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Prog Neuropsychopharmacol Biol Psychiatry. 2015 Dec 3;63:14-22. doi: 10.1016/j.pnpbp.2015.04.008. Epub 2015 May 5.

Deviant white matter structure in adults with attention-deficit/hyperactivity disorder points to aberrant myelination and affects neuropsychological performance.

Author information

1
Department of Psychiatry, Donders Institute for Brain, Cognition and Behaviour, Radboud University Medical Center, Nijmegen, The Netherlands; Department of Human Genetics, Donders Institute for Brain, Cognition and Behaviour, Radboud University Medical Center, Nijmegen, The Netherlands.
2
Donders Institute for Brain, Cognition and Behaviour, Centre for Cognitive Neuroimaging, Radboud University Nijmegen, Nijmegen, The Netherlands.
3
Department of Human Genetics, Donders Institute for Brain, Cognition and Behaviour, Radboud University Medical Center, Nijmegen, The Netherlands.
4
Donders Institute for Brain, Cognition and Behaviour, Centre for Cognitive Neuroimaging, Radboud University Nijmegen, Nijmegen, The Netherlands; Department of Human Genetics, Donders Institute for Brain, Cognition and Behaviour, Radboud University Medical Center, Nijmegen, The Netherlands.
5
Department of Psychiatry, Donders Institute for Brain, Cognition and Behaviour, Radboud University Medical Center, Nijmegen, The Netherlands.
6
Department of Psychiatry, Donders Institute for Brain, Cognition and Behaviour, Radboud University Medical Center, Nijmegen, The Netherlands; Department of Human Genetics, Donders Institute for Brain, Cognition and Behaviour, Radboud University Medical Center, Nijmegen, The Netherlands; Department of Cognitive Neurosciences, Donders Institute for Brain, Cognition and Behaviour, Radboud University Medical Center, Nijmegen, The Netherlands.
7
Department of Cognitive Neurosciences, Donders Institute for Brain, Cognition and Behaviour, Radboud University Medical Center, Nijmegen, The Netherlands; Karakter Child and Adolescent Psychiatric University Centre, Nijmegen, The Netherlands.
8
Department of Psychiatry, Donders Institute for Brain, Cognition and Behaviour, Radboud University Medical Center, Nijmegen, The Netherlands; Department of Human Genetics, Donders Institute for Brain, Cognition and Behaviour, Radboud University Medical Center, Nijmegen, The Netherlands. Electronic address: barbara.franke@radboudumc.nl.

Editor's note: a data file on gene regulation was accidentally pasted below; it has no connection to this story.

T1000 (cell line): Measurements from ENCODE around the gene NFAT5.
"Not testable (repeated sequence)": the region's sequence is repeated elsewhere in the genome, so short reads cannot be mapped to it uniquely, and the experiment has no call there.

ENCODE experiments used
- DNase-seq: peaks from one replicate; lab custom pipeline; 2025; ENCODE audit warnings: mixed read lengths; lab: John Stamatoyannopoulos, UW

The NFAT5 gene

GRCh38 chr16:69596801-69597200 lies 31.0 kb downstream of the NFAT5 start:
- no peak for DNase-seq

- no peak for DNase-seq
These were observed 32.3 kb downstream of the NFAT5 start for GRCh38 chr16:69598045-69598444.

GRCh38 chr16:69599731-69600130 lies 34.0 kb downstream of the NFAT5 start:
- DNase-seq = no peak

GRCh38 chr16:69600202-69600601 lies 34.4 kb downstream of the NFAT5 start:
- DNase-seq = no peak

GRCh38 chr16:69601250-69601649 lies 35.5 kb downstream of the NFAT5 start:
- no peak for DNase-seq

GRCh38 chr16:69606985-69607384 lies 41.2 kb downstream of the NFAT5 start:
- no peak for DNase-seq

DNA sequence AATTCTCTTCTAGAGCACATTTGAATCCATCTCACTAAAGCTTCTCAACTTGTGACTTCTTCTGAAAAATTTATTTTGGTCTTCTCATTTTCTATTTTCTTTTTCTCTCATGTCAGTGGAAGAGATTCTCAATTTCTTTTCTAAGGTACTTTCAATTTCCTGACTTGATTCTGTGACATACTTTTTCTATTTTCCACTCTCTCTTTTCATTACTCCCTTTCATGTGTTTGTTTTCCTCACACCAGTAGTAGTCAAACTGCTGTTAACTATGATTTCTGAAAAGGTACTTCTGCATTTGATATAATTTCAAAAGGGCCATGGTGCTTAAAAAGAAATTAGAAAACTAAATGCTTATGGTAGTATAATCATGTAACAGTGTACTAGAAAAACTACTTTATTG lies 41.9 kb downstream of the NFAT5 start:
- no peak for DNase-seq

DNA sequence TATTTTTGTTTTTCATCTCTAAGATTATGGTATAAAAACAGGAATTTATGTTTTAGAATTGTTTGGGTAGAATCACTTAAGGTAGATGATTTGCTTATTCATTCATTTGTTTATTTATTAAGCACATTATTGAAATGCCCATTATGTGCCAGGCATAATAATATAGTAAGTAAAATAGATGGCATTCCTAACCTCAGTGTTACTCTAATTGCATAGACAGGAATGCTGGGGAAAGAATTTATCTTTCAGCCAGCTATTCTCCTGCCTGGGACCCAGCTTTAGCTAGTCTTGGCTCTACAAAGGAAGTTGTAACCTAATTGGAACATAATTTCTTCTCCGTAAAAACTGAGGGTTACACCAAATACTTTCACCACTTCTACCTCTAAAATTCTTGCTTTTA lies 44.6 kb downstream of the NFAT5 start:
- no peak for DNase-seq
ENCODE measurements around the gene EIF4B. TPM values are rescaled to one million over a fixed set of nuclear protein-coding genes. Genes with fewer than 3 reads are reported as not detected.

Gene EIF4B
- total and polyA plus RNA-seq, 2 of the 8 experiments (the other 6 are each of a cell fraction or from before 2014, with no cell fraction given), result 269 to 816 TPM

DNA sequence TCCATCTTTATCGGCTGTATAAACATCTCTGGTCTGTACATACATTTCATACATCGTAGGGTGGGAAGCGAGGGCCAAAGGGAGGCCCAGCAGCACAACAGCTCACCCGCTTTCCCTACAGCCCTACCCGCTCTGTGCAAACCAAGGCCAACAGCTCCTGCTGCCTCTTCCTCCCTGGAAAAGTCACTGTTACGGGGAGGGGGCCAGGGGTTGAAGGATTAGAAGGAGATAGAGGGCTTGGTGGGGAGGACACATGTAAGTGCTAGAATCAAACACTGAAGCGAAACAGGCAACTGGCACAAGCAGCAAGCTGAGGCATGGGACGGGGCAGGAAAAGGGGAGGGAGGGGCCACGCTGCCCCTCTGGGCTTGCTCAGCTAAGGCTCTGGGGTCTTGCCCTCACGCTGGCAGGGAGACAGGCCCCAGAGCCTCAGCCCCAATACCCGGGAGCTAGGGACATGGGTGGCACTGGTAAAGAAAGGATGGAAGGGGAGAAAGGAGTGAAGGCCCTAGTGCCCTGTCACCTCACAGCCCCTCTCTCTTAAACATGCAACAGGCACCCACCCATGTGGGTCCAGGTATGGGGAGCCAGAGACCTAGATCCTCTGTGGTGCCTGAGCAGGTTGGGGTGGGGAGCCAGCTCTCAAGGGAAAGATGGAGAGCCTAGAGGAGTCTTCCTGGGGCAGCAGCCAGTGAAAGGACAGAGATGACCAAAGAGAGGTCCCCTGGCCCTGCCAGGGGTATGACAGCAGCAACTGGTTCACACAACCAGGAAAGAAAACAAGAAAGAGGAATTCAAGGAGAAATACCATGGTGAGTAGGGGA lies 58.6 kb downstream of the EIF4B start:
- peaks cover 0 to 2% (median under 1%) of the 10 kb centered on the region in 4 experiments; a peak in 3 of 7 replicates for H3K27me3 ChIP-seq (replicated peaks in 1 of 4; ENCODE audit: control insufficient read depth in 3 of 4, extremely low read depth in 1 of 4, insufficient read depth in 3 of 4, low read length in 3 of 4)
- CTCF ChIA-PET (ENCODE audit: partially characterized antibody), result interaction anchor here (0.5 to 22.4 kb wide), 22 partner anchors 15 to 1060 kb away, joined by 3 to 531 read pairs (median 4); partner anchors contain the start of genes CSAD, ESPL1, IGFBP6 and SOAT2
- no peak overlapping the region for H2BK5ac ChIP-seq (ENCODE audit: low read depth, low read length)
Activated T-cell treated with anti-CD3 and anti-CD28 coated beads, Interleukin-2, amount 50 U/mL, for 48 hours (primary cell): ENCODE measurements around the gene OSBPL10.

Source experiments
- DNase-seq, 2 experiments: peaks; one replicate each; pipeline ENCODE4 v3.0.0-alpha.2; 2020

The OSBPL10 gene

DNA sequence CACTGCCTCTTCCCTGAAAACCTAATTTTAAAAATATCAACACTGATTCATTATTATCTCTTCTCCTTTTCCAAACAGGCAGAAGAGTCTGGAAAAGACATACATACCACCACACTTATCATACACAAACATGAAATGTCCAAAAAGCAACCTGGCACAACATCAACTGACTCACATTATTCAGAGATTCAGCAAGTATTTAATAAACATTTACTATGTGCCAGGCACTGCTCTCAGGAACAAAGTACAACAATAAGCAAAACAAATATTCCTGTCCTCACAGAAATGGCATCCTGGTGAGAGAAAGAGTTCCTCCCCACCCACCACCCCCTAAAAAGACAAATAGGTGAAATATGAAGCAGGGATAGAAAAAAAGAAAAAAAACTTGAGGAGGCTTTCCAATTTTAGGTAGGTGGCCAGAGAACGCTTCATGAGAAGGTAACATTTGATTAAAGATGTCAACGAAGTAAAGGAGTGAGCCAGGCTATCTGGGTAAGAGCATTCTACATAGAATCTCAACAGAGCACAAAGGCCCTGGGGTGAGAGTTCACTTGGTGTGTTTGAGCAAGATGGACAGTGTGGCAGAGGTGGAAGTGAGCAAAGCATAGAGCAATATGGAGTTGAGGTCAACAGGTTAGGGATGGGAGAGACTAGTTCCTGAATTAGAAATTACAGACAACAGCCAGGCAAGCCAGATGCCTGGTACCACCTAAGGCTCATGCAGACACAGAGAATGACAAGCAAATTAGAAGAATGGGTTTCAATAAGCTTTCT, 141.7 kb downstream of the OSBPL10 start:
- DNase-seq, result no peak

Abstract

Attention-deficit/hyperactivity disorder (ADHD) in childhood is characterized by gray and white matter abnormalities in several brain areas. Considerably less is known about white matter microstructure in adults with ADHD and its relation with clinical symptoms and cognitive performance. In 107 adult ADHD patients and 109 gender-, age- and IQ-matched controls, we used diffusion tensor imaging (DTI) with tract-based spatial statistics (TBSS) to investigate whole-skeleton changes of fractional anisotropy (FA) and mean, axial, and radial diffusivity (MD, AD, RD). Additionally, we studied the relation of FA and MD values with symptom severity and cognitive performance on tasks measuring working memory, attention, inhibition, and delay discounting. In comparison to controls, participants with ADHD showed reduced FA in corpus callosum, bilateral corona radiata, and thalamic radiation. Higher MD and RD were found in overlapping and even more widespread areas in both hemispheres, also encompassing internal and external capsule, sagittal stratum, fornix, and superior lateral fasciculus. Values of FA and MD were not associated with symptom severity. However, within some white matter clusters that distinguished patients from controls, worse inhibition performance was associated with reduced FA and more impulsive decision making was associated with increased MD. This study shows widespread differences in white matter integrity between adults with persistent ADHD and healthy individuals. Changes in RD suggest aberrant myelination as a pathophysiological factor in persistent ADHD. The microstructural differences in adult ADHD may contribute to poor inhibition and greater impulsivity but appear to be independent of disease severity.

KEYWORDS:

Adult ADHD; Cognitive performance; Corpus callosum; DTI; Radial diffusivity; Symptom severity

PMID:
25956761
PMCID:
PMC4515357
DOI:
10.1016/j.pnpbp.2015.04.008
[Indexed for MEDLINE]
Free PMC Article

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